Towards a Critique of Educative Violence: Walter Benjamin and ‘Second Education’

Charles, M. 2016. Towards a Critique of Educative Violence: Walter Benjamin and ‘Second Education’. Pedagogy, Culture and Society. 24 (4), pp. 525-536. doi:10.1080/14681366.2016.1210202

TitleTowards a Critique of Educative Violence: Walter Benjamin and ‘Second Education’
AuthorsCharles, M.
Abstract

Although modern systems of mass education are typically defined in their opposition to violence, it has been argued that it is only through an insistent and critical focus upon violence that radical thought can be sustained. This article seeks to take up this challenge in relation to Walter Benjamin’s lesser-known writings on education. Benjamin retained throughout his life a deep suspicion about academic institutions and about the pedagogic, social and economic violence implicated in the idea of cultural transmission. He nonetheless remained committed to the possibility of another kind of revolutionary potential inherent to true education and, when he comes to speak of this in his Critique of Violence, it is remarkable that he describes it as manifesting an educative violence. This article argues that Benjamin’s philosophy works toward a critique of educative violence that results in a distinction between a ‘first’ and ‘second’ kind of education and asks whether destruction might have a positive role to play within pedagogical theories in contrast to current valorisations of creativity and productivity.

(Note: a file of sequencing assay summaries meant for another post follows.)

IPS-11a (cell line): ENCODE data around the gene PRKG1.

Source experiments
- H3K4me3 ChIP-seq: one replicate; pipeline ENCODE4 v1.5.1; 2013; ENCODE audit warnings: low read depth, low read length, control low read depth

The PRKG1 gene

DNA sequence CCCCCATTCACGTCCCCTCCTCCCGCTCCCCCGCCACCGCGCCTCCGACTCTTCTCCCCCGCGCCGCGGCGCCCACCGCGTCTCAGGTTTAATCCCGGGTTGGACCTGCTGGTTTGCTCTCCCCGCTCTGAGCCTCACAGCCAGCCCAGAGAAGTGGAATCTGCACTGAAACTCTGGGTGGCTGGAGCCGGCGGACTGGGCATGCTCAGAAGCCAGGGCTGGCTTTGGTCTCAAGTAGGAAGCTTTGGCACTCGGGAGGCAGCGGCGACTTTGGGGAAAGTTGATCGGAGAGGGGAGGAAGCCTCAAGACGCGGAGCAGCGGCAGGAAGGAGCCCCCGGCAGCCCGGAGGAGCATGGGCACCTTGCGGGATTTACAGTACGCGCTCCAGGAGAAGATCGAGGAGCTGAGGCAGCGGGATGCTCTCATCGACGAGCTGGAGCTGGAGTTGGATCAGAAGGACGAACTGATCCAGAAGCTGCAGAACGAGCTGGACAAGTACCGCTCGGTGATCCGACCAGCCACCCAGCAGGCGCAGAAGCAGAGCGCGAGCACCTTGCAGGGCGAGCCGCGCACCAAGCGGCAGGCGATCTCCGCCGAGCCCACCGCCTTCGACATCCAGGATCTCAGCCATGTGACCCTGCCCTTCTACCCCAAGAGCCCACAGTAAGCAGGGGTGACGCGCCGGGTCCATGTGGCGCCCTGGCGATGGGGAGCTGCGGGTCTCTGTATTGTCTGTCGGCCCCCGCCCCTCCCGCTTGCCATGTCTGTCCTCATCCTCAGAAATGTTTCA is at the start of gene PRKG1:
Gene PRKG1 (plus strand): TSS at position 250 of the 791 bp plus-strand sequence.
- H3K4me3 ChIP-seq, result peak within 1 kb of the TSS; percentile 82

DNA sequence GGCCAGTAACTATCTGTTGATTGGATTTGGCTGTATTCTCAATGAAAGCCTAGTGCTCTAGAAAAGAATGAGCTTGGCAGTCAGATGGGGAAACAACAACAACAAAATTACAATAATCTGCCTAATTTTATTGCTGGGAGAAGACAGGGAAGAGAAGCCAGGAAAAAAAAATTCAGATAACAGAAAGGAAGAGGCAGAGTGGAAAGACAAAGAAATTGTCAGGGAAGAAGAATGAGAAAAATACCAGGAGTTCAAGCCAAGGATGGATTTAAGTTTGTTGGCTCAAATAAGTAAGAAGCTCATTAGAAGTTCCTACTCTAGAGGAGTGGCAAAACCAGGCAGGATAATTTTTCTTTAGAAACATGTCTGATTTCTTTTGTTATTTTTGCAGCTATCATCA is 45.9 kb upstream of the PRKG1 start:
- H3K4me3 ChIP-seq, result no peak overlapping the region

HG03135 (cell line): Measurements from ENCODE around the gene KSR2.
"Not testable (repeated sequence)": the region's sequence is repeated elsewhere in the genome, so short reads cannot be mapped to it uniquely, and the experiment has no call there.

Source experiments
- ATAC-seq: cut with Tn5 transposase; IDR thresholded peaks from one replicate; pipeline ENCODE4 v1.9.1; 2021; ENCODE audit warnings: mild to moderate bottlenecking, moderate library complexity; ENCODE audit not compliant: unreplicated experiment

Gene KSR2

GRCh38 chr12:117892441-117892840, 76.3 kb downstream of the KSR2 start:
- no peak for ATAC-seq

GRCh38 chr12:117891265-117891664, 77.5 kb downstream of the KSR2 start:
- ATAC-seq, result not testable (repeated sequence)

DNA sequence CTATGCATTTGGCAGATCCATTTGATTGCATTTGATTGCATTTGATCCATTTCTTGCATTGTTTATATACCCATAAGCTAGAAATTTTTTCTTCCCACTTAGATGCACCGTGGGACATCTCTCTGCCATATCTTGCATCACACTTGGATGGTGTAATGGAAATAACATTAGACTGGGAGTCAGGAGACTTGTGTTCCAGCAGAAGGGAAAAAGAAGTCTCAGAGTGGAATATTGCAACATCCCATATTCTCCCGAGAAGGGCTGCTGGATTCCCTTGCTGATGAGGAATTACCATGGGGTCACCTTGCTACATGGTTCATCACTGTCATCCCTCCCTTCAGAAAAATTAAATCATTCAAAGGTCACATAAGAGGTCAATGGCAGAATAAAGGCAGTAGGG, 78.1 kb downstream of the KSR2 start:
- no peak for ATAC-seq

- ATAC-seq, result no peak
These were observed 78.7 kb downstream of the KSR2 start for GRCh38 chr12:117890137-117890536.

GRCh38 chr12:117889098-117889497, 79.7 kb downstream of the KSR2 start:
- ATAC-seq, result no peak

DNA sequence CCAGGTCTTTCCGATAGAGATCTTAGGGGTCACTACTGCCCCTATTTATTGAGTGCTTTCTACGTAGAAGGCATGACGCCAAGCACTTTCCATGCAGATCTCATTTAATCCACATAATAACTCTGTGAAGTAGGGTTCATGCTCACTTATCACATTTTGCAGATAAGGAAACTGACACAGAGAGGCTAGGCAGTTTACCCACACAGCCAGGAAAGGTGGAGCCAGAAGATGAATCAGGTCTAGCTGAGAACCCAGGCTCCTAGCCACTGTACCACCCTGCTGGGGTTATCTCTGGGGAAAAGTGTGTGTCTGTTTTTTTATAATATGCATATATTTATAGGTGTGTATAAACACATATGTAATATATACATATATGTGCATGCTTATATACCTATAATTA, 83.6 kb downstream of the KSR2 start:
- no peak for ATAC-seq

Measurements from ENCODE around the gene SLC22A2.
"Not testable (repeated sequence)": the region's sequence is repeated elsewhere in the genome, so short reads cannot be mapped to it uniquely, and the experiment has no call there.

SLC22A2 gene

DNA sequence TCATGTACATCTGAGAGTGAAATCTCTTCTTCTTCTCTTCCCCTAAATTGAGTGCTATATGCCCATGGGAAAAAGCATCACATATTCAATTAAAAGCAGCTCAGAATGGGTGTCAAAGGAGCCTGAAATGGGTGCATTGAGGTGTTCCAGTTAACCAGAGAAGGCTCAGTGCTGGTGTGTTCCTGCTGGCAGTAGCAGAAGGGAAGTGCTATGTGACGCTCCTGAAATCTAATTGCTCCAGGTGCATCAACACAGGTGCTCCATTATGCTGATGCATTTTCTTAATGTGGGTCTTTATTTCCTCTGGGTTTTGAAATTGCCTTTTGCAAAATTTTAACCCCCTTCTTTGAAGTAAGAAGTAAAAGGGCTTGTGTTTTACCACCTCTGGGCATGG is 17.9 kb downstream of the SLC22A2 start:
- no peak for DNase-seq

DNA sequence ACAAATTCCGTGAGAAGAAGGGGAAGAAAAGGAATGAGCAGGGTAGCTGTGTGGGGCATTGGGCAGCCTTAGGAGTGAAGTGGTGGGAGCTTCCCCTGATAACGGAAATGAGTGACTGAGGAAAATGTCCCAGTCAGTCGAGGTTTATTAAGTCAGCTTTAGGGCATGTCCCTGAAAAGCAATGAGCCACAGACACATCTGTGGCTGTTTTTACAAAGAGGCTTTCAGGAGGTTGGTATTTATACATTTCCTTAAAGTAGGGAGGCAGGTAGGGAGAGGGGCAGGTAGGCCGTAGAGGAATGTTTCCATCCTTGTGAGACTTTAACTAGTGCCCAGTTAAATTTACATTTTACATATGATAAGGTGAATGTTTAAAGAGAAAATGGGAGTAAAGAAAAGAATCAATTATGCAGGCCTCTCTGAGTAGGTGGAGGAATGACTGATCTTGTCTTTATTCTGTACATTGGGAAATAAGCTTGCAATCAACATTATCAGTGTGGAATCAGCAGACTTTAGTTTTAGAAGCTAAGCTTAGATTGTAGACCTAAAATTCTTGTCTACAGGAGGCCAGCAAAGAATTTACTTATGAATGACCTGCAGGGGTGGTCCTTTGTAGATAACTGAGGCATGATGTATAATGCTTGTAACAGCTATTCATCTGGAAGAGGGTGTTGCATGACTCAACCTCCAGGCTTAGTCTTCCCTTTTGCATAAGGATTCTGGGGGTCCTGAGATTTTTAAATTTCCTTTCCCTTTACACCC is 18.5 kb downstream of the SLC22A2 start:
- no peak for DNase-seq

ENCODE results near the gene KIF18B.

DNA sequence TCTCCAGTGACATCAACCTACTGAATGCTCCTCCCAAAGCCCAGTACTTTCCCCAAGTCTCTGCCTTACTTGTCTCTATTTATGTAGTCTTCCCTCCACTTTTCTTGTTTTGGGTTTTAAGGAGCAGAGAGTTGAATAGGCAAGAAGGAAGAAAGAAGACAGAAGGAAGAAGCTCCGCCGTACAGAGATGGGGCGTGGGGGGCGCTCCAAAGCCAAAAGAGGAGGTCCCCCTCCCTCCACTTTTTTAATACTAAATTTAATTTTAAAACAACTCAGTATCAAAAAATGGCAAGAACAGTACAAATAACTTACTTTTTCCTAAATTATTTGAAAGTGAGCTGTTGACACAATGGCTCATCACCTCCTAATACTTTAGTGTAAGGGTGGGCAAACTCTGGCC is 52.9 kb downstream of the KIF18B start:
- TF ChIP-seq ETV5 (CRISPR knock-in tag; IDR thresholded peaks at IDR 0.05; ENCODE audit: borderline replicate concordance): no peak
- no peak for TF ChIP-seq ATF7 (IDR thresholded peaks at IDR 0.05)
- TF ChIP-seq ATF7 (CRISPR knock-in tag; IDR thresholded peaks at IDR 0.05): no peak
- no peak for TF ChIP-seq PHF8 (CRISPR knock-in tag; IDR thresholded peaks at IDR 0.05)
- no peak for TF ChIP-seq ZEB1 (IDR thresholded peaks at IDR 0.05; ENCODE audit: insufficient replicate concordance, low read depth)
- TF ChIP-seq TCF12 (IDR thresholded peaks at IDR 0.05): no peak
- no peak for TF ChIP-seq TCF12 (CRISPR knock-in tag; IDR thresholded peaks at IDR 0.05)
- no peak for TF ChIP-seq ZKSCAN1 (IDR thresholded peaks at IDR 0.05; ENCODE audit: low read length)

KeywordsWalter Benjamin, education, violence, instruction, destruction, teaching-led research
JournalPedagogy, Culture and Society
Journal citation24 (4), pp. 525-536
ISSN1468-1366
Year2016
PublisherRoutledge
Accepted author manuscriptWalter Benjamin's Critique of Educative Violence (revised submission for Pedagogy, Culture and Society).pdf
Digital Object Identifier (DOI)doi:10.1080/14681366.2016.1210202
Publication dates
Published19 Jul 2016
Published online19 Jul 2016

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